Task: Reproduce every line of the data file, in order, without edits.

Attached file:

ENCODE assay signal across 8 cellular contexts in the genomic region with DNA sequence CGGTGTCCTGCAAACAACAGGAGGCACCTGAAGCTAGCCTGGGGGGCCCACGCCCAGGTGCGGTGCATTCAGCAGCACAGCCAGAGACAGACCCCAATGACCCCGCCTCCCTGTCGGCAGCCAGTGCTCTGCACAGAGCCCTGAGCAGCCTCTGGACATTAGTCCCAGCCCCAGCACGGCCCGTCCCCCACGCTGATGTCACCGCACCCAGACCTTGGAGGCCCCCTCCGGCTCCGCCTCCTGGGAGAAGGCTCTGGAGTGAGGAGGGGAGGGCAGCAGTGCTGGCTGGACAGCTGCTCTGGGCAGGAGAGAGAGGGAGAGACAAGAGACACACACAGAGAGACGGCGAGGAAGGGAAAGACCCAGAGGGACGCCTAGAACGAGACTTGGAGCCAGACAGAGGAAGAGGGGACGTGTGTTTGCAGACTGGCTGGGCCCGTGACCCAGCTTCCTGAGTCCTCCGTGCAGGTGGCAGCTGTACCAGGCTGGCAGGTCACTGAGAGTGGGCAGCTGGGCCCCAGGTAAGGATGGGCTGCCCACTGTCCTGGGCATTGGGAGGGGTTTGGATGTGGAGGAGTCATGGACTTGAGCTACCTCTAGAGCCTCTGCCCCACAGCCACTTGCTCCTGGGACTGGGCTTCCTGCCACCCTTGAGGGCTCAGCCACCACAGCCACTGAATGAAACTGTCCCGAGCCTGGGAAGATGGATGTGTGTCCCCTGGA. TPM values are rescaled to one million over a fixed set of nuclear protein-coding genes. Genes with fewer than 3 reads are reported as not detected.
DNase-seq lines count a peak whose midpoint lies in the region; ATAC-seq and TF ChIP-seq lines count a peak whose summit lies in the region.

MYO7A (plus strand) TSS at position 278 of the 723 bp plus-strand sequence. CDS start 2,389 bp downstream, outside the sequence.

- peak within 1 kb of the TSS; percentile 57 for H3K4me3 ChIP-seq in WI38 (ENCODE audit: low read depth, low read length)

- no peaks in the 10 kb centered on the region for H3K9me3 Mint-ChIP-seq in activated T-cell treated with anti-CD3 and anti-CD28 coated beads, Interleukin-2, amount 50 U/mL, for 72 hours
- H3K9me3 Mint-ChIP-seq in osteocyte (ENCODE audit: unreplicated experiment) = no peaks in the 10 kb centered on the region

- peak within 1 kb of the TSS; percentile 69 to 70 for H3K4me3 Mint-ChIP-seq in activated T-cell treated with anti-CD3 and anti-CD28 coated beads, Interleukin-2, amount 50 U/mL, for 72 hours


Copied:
ENCODE assay signal across 8 cellular contexts in the genomic region with DNA sequence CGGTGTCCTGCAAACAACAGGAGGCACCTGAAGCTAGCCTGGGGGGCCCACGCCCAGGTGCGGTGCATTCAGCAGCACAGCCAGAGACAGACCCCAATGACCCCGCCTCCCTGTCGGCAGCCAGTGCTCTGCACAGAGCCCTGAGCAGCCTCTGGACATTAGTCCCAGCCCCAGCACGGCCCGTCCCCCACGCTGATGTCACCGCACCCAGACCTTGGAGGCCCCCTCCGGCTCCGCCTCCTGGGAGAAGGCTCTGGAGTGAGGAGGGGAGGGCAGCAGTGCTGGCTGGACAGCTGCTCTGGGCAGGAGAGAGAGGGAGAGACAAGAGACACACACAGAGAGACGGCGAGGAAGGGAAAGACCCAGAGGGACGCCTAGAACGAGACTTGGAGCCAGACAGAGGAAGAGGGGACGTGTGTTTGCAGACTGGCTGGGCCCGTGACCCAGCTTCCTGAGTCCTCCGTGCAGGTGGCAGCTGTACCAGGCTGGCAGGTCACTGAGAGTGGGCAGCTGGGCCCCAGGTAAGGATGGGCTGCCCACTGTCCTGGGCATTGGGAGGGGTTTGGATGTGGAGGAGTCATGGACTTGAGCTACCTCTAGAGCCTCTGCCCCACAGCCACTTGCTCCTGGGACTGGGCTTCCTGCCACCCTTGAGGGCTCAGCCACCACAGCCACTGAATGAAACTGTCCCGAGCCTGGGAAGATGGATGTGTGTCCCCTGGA. TPM values are rescaled to one million over a fixed set of nuclear protein-coding genes. Genes with fewer than 3 reads are reported as not detected.
DNase-seq lines count a peak whose midpoint lies in the region; ATAC-seq and TF ChIP-seq lines count a peak whose summit lies in the region.

MYO7A (plus strand) TSS at position 278 of the 723 bp plus-strand sequence. CDS start 2,389 bp downstream, outside the sequence.

- peak within 1 kb of the TSS; percentile 57 for H3K4me3 ChIP-seq in WI38 (ENCODE audit: low read depth, low read length)

- no peaks in the 10 kb centered on the region for H3K9me3 Mint-ChIP-seq in activated T-cell treated with anti-CD3 and anti-CD28 coated beads, Interleukin-2, amount 50 U/mL, for 72 hours
- H3K9me3 Mint-ChIP-seq in osteocyte (ENCODE audit: unreplicated experiment) = no peaks in the 10 kb centered on the region

- peak within 1 kb of the TSS; percentile 69 to 70 for H3K4me3 Mint-ChIP-seq in activated T-cell treated with anti-CD3 and anti-CD28 coated beads, Interleukin-2, amount 50 U/mL, for 72 hours